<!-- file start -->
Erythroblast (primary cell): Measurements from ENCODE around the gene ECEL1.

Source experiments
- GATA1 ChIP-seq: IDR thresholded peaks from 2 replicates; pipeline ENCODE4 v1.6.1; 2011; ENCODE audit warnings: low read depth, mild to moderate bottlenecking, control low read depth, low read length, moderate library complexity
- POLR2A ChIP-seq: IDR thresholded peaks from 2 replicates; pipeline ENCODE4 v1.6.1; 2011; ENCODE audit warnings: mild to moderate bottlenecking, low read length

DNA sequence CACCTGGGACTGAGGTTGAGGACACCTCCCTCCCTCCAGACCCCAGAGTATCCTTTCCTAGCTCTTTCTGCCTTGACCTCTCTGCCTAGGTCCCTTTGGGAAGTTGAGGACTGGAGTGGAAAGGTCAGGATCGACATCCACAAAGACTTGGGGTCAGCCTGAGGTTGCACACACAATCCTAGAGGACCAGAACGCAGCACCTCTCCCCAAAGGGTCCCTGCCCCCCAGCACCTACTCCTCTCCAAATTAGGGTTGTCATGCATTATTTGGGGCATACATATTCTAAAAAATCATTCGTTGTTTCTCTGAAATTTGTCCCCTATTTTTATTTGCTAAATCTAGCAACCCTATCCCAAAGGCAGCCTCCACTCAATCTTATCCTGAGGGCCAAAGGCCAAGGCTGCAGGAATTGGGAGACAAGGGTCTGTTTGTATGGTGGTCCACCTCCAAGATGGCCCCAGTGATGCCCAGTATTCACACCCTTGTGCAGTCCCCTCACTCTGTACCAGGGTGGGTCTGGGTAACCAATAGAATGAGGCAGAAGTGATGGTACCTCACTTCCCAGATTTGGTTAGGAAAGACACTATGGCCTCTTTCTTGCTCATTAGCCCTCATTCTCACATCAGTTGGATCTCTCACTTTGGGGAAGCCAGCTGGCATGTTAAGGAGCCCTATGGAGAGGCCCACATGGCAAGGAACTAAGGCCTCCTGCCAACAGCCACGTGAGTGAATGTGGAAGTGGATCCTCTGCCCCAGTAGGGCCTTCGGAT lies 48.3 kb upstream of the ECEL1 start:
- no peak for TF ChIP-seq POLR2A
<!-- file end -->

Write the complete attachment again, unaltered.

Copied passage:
Erythroblast (primary cell): Measurements from ENCODE around the gene ECEL1.

Source experiments
- GATA1 ChIP-seq: IDR thresholded peaks from 2 replicates; pipeline ENCODE4 v1.6.1; 2011; ENCODE audit warnings: low read depth, mild to moderate bottlenecking, control low read depth, low read length, moderate library complexity
- POLR2A ChIP-seq: IDR thresholded peaks from 2 replicates; pipeline ENCODE4 v1.6.1; 2011; ENCODE audit warnings: mild to moderate bottlenecking, low read length

DNA sequence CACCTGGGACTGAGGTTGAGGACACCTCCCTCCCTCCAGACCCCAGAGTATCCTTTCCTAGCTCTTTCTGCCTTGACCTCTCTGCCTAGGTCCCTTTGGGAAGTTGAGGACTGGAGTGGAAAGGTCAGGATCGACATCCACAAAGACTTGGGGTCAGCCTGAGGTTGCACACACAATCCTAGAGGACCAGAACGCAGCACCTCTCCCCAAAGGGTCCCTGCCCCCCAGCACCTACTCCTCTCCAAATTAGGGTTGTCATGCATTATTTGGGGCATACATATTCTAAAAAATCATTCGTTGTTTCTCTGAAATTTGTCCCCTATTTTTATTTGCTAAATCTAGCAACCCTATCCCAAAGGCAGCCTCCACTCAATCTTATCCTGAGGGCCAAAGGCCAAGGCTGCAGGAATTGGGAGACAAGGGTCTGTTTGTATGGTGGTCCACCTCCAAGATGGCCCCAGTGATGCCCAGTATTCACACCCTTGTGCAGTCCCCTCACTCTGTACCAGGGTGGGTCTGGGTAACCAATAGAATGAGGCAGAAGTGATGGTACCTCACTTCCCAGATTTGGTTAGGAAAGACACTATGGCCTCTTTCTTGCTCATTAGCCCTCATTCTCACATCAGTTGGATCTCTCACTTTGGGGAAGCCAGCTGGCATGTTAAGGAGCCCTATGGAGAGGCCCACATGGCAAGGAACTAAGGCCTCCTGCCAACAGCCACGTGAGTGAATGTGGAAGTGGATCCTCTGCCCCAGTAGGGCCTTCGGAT lies 48.3 kb upstream of the ECEL1 start:
- no peak for TF ChIP-seq POLR2A